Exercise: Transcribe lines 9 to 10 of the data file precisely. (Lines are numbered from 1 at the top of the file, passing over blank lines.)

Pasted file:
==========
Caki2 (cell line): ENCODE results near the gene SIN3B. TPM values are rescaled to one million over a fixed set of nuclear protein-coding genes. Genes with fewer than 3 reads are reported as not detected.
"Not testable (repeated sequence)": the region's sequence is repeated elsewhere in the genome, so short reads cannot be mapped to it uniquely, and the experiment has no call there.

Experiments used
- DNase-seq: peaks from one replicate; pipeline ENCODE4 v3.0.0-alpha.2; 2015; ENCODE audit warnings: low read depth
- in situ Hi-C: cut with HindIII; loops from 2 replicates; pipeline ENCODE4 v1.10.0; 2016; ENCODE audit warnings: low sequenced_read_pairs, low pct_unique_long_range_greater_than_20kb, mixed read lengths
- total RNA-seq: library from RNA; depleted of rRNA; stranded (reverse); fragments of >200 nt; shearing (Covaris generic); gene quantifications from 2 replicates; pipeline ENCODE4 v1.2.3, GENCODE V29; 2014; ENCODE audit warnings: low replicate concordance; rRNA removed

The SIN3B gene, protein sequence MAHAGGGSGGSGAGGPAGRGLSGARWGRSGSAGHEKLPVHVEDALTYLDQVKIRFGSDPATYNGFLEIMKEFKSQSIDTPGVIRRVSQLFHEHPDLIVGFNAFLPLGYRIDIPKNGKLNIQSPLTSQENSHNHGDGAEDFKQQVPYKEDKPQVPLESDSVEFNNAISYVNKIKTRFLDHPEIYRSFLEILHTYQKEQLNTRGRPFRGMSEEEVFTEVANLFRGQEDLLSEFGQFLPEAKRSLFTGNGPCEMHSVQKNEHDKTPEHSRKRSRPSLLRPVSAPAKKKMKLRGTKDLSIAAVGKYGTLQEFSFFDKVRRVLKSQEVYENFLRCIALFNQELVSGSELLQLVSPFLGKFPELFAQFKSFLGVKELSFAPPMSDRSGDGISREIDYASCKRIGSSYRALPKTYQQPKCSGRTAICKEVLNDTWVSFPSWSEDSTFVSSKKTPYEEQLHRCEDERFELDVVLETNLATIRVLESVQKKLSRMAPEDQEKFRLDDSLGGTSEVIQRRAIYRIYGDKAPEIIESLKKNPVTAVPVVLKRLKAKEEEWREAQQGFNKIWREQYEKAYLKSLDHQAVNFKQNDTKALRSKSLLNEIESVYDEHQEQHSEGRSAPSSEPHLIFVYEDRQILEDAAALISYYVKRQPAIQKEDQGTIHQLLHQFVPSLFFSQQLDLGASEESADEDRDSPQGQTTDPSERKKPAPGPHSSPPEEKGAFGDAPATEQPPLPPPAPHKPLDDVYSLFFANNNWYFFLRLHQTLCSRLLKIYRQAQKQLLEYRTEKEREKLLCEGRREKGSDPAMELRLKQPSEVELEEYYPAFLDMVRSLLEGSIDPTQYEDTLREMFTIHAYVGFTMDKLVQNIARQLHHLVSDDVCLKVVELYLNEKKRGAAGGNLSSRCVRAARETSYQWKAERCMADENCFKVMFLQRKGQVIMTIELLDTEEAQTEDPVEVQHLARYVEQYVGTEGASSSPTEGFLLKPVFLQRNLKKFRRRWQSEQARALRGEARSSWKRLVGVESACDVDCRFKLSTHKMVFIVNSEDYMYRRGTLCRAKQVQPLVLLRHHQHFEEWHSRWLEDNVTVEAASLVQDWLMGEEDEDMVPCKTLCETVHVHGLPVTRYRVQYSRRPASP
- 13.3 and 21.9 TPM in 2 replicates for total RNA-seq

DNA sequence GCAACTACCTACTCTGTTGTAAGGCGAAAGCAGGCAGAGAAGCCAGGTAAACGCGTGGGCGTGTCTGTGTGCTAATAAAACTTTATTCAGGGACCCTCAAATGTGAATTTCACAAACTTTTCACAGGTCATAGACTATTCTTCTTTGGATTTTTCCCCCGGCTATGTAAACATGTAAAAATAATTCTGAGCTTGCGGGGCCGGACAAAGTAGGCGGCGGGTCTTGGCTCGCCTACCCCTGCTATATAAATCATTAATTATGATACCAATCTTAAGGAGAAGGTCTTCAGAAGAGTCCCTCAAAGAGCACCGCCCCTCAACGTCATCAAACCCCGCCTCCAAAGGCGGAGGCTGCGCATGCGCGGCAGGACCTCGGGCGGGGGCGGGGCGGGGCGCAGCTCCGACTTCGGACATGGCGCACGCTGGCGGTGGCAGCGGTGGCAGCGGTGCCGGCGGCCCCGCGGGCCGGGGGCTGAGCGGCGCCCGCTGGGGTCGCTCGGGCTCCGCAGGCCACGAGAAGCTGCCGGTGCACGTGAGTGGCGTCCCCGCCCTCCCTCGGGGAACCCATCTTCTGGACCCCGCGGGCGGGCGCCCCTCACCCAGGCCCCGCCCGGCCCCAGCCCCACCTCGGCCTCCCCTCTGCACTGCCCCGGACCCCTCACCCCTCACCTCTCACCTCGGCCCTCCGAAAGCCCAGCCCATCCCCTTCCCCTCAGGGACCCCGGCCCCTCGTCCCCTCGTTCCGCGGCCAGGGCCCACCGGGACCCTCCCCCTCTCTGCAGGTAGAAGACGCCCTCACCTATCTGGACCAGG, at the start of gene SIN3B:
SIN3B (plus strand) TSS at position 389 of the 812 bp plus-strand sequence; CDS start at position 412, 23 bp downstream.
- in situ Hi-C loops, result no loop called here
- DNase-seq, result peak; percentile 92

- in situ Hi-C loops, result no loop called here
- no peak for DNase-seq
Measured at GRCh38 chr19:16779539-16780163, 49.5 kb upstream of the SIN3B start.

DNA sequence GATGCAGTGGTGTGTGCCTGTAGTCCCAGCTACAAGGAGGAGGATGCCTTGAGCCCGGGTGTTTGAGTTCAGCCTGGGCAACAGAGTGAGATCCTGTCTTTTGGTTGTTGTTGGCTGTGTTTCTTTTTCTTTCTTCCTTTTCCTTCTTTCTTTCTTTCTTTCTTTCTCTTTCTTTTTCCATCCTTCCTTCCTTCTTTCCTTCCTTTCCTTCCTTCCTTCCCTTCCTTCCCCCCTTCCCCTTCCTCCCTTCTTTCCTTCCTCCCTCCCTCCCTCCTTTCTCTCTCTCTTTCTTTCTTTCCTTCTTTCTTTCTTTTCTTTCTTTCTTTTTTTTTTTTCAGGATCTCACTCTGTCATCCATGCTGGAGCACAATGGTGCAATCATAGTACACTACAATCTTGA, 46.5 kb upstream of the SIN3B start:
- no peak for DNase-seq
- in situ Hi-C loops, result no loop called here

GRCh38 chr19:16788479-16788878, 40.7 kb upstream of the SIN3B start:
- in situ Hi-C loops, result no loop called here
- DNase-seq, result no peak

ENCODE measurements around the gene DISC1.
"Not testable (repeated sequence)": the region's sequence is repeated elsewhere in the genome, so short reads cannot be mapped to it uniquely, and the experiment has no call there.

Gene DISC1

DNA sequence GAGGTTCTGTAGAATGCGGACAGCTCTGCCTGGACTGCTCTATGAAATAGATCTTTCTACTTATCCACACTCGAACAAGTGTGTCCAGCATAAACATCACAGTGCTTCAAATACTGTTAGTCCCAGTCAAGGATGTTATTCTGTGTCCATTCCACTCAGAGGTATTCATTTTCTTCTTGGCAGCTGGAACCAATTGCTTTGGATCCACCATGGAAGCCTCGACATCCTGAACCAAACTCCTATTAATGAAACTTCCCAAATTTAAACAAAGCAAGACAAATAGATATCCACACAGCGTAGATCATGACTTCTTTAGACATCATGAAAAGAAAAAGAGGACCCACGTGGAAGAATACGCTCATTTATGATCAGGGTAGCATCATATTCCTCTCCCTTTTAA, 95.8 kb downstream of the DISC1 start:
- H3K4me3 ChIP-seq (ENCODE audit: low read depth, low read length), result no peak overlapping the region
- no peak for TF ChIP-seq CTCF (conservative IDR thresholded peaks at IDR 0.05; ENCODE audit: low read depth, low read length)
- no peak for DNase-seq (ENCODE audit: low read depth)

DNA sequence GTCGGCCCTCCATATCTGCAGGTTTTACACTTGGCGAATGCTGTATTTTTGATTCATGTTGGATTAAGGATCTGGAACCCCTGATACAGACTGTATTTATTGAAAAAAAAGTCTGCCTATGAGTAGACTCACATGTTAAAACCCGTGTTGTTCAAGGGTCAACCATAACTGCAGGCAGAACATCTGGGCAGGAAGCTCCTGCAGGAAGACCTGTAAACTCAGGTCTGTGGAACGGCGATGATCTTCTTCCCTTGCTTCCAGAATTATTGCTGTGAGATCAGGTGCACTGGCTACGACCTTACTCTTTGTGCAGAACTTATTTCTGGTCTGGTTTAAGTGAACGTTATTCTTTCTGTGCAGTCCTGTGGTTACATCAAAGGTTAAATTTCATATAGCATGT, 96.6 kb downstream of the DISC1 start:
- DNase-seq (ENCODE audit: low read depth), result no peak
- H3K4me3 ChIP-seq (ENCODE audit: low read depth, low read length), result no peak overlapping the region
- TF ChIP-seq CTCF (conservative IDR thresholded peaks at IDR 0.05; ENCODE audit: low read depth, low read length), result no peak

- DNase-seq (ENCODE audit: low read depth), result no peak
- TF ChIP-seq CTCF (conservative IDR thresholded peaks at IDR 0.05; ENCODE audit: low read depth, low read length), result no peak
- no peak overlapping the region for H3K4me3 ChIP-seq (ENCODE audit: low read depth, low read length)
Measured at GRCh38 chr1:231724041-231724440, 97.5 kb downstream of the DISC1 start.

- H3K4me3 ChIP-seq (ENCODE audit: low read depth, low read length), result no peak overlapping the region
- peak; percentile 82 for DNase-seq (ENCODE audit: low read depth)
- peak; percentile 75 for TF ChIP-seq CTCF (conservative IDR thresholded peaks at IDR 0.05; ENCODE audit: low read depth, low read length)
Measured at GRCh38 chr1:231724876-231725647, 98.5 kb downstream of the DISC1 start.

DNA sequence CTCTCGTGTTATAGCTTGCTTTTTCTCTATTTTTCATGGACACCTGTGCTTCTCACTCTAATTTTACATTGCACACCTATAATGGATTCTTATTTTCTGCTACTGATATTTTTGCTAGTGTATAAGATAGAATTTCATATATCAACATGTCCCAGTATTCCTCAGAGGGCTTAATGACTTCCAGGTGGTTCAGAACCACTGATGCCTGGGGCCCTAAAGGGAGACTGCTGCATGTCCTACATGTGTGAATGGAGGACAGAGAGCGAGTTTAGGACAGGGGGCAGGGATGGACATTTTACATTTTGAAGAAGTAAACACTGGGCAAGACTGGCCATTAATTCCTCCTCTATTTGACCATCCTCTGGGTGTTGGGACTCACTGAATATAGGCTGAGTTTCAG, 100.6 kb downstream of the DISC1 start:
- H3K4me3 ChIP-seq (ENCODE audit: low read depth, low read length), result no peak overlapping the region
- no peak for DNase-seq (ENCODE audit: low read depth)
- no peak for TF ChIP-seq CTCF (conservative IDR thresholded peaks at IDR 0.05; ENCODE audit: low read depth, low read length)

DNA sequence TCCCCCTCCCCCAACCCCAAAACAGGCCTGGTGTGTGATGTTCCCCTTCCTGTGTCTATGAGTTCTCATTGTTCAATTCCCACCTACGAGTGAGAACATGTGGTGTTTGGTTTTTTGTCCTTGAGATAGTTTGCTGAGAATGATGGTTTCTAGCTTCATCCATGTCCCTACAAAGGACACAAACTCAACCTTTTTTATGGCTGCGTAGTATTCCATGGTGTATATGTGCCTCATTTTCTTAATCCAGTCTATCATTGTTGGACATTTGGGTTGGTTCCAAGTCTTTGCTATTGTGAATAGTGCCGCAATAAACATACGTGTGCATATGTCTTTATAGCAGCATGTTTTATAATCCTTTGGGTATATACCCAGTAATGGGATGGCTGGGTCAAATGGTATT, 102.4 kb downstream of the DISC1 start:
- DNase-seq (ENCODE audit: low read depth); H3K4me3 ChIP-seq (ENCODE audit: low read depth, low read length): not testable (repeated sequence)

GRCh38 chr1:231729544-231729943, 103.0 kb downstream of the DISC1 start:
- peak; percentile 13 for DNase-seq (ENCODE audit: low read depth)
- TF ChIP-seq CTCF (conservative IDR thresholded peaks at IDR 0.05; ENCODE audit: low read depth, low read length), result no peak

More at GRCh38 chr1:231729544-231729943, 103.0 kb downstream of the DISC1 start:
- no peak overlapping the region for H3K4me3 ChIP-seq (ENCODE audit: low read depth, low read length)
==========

DNA sequence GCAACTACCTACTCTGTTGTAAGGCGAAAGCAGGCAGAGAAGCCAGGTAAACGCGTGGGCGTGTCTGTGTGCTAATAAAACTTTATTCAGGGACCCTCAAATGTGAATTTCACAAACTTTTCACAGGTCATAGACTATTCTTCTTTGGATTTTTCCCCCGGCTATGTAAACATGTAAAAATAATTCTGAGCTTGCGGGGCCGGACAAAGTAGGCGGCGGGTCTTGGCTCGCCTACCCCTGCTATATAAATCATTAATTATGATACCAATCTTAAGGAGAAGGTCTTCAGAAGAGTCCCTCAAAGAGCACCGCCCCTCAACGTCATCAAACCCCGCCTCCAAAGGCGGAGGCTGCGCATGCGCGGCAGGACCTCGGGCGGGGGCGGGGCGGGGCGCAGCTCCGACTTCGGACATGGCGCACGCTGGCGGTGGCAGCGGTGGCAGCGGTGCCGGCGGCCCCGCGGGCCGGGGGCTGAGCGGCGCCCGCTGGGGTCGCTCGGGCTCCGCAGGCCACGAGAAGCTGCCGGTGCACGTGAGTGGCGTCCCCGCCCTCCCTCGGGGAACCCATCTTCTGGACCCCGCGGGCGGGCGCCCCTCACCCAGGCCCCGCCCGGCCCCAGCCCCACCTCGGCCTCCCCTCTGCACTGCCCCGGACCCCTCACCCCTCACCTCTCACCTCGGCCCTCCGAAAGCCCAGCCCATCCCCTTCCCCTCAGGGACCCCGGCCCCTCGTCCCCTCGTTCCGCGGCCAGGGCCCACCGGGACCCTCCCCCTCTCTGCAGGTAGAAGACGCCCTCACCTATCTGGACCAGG, at the start of gene SIN3B:
SIN3B (plus strand) TSS at position 389 of the 812 bp plus-strand sequence; CDS start at position 412, 23 bp downstream.